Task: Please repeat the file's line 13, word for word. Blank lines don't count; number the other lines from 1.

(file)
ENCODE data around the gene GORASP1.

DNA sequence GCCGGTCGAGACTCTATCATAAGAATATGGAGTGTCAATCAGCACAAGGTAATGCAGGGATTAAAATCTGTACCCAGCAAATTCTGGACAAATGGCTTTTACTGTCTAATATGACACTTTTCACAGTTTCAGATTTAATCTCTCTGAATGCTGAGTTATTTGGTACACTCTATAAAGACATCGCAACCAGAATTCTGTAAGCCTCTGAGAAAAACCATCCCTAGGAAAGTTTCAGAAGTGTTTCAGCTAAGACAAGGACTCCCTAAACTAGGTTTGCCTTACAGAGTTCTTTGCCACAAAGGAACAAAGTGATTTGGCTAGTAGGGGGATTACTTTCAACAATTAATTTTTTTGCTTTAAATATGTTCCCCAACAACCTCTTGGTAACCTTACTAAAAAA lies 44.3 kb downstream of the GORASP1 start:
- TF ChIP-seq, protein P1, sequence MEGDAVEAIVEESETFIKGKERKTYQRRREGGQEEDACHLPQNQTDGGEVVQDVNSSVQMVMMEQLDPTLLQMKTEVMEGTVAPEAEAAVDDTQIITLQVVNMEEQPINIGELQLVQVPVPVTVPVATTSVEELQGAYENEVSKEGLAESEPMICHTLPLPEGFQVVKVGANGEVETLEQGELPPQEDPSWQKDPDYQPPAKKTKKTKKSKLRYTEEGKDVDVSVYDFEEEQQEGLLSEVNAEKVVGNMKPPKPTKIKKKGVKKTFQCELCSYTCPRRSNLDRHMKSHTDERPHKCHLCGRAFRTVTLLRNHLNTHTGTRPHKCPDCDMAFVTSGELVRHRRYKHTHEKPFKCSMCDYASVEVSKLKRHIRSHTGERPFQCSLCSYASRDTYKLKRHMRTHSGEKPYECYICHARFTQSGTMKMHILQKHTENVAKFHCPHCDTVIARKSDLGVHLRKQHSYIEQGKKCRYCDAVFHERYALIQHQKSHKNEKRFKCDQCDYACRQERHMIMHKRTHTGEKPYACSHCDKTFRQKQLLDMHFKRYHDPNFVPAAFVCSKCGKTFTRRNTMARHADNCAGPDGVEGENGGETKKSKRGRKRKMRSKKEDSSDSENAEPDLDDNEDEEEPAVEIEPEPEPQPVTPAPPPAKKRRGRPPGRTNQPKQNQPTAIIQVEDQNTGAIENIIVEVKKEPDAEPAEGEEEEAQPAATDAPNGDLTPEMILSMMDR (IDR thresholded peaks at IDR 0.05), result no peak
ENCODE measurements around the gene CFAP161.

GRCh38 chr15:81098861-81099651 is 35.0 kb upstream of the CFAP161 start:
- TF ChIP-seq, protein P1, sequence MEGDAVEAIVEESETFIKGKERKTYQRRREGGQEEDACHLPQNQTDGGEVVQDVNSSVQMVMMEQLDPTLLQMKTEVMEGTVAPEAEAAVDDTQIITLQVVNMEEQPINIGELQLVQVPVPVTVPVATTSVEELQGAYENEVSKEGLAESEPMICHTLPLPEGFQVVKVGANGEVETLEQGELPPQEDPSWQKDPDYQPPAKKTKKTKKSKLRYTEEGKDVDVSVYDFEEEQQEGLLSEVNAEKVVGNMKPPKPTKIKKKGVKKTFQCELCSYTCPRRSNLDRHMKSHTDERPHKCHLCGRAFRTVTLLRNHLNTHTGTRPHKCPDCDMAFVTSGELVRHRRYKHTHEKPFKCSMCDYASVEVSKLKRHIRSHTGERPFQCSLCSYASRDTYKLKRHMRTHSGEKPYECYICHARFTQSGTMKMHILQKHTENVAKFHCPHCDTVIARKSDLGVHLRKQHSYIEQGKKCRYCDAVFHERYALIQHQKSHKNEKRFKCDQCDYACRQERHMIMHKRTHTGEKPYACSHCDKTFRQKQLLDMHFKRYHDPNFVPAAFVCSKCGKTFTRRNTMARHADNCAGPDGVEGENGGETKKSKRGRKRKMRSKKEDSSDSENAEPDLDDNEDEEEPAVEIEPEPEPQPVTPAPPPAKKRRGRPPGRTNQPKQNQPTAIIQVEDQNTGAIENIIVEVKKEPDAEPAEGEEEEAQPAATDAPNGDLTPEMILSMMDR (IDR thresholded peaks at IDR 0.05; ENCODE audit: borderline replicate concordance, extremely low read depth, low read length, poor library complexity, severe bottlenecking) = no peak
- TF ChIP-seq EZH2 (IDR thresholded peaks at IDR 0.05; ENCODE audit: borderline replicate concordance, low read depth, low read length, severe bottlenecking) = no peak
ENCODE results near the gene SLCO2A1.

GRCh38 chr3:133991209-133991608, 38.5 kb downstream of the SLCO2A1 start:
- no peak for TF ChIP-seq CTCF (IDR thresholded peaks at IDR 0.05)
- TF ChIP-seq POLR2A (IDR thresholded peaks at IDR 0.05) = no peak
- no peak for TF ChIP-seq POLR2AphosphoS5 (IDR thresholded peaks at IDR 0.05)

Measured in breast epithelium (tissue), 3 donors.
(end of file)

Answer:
Measured in breast epithelium (tissue), 3 donors.